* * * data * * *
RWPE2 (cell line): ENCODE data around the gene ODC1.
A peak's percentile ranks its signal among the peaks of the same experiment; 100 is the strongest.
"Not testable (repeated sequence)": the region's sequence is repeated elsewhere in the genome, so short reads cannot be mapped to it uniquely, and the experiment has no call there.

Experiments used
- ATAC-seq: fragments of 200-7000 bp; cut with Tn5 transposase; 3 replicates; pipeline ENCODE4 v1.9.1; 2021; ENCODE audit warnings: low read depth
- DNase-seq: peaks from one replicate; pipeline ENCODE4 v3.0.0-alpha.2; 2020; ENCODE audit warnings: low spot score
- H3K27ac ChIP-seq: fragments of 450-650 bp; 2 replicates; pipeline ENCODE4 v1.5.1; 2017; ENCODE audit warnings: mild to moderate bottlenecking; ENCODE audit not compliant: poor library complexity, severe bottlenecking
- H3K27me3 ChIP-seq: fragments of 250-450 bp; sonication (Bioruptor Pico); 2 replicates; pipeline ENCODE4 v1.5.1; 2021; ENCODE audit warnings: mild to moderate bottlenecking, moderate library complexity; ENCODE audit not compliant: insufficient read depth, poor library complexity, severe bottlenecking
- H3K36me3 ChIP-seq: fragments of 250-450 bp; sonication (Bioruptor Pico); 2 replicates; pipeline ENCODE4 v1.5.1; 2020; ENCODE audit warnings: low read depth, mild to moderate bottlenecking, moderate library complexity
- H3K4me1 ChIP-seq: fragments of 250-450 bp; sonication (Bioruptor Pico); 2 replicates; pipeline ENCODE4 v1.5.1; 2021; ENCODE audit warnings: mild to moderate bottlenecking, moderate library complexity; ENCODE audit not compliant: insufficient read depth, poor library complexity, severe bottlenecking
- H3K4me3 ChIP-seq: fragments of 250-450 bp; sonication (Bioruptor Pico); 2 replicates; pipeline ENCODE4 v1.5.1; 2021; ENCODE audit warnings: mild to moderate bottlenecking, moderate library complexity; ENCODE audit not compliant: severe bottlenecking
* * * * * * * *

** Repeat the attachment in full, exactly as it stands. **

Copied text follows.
RWPE2 (cell line): ENCODE data around the gene ODC1.
A peak's percentile ranks its signal among the peaks of the same experiment; 100 is the strongest.
"Not testable (repeated sequence)": the region's sequence is repeated elsewhere in the genome, so short reads cannot be mapped to it uniquely, and the experiment has no call there.

Experiments used
- ATAC-seq: fragments of 200-7000 bp; cut with Tn5 transposase; 3 replicates; pipeline ENCODE4 v1.9.1; 2021; ENCODE audit warnings: low read depth
- DNase-seq: peaks from one replicate; pipeline ENCODE4 v3.0.0-alpha.2; 2020; ENCODE audit warnings: low spot score
- H3K27ac ChIP-seq: fragments of 450-650 bp; 2 replicates; pipeline ENCODE4 v1.5.1; 2017; ENCODE audit warnings: mild to moderate bottlenecking; ENCODE audit not compliant: poor library complexity, severe bottlenecking
- H3K27me3 ChIP-seq: fragments of 250-450 bp; sonication (Bioruptor Pico); 2 replicates; pipeline ENCODE4 v1.5.1; 2021; ENCODE audit warnings: mild to moderate bottlenecking, moderate library complexity; ENCODE audit not compliant: insufficient read depth, poor library complexity, severe bottlenecking
- H3K36me3 ChIP-seq: fragments of 250-450 bp; sonication (Bioruptor Pico); 2 replicates; pipeline ENCODE4 v1.5.1; 2020; ENCODE audit warnings: low read depth, mild to moderate bottlenecking, moderate library complexity
- H3K4me1 ChIP-seq: fragments of 250-450 bp; sonication (Bioruptor Pico); 2 replicates; pipeline ENCODE4 v1.5.1; 2021; ENCODE audit warnings: mild to moderate bottlenecking, moderate library complexity; ENCODE audit not compliant: insufficient read depth, poor library complexity, severe bottlenecking
- H3K4me3 ChIP-seq: fragments of 250-450 bp; sonication (Bioruptor Pico); 2 replicates; pipeline ENCODE4 v1.5.1; 2021; ENCODE audit warnings: mild to moderate bottlenecking, moderate library complexity; ENCODE audit not compliant: severe bottlenecking